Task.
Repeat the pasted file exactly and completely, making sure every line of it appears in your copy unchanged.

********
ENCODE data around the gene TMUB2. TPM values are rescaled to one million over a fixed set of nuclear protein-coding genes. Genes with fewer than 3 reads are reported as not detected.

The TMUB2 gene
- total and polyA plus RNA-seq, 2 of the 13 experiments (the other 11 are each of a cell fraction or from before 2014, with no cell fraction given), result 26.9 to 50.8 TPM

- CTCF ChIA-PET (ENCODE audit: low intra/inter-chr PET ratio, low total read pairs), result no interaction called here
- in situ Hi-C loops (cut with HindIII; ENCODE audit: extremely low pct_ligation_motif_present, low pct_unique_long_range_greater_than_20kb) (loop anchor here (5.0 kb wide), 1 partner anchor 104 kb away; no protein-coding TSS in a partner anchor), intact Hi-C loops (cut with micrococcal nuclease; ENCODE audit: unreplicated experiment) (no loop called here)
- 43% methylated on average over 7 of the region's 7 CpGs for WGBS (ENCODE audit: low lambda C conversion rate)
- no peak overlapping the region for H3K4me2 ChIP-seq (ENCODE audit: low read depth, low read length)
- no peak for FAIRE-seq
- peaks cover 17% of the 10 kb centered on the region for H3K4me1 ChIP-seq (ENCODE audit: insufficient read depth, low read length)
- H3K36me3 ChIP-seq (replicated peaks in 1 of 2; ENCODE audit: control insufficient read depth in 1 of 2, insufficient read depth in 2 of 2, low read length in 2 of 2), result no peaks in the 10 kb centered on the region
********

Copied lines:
ENCODE data around the gene TMUB2. TPM values are rescaled to one million over a fixed set of nuclear protein-coding genes. Genes with fewer than 3 reads are reported as not detected.

The TMUB2 gene
- total and polyA plus RNA-seq, 2 of the 13 experiments (the other 11 are each of a cell fraction or from before 2014, with no cell fraction given), result 26.9 to 50.8 TPM

- CTCF ChIA-PET (ENCODE audit: low intra/inter-chr PET ratio, low total read pairs), result no interaction called here
- in situ Hi-C loops (cut with HindIII; ENCODE audit: extremely low pct_ligation_motif_present, low pct_unique_long_range_greater_than_20kb) (loop anchor here (5.0 kb wide), 1 partner anchor 104 kb away; no protein-coding TSS in a partner anchor), intact Hi-C loops (cut with micrococcal nuclease; ENCODE audit: unreplicated experiment) (no loop called here)
- 43% methylated on average over 7 of the region's 7 CpGs for WGBS (ENCODE audit: low lambda C conversion rate)
- no peak overlapping the region for H3K4me2 ChIP-seq (ENCODE audit: low read depth, low read length)
- no peak for FAIRE-seq
- peaks cover 17% of the 10 kb centered on the region for H3K4me1 ChIP-seq (ENCODE audit: insufficient read depth, low read length)
- H3K36me3 ChIP-seq (replicated peaks in 1 of 2; ENCODE audit: control insufficient read depth in 1 of 2, insufficient read depth in 2 of 2, low read length in 2 of 2), result no peaks in the 10 kb centered on the region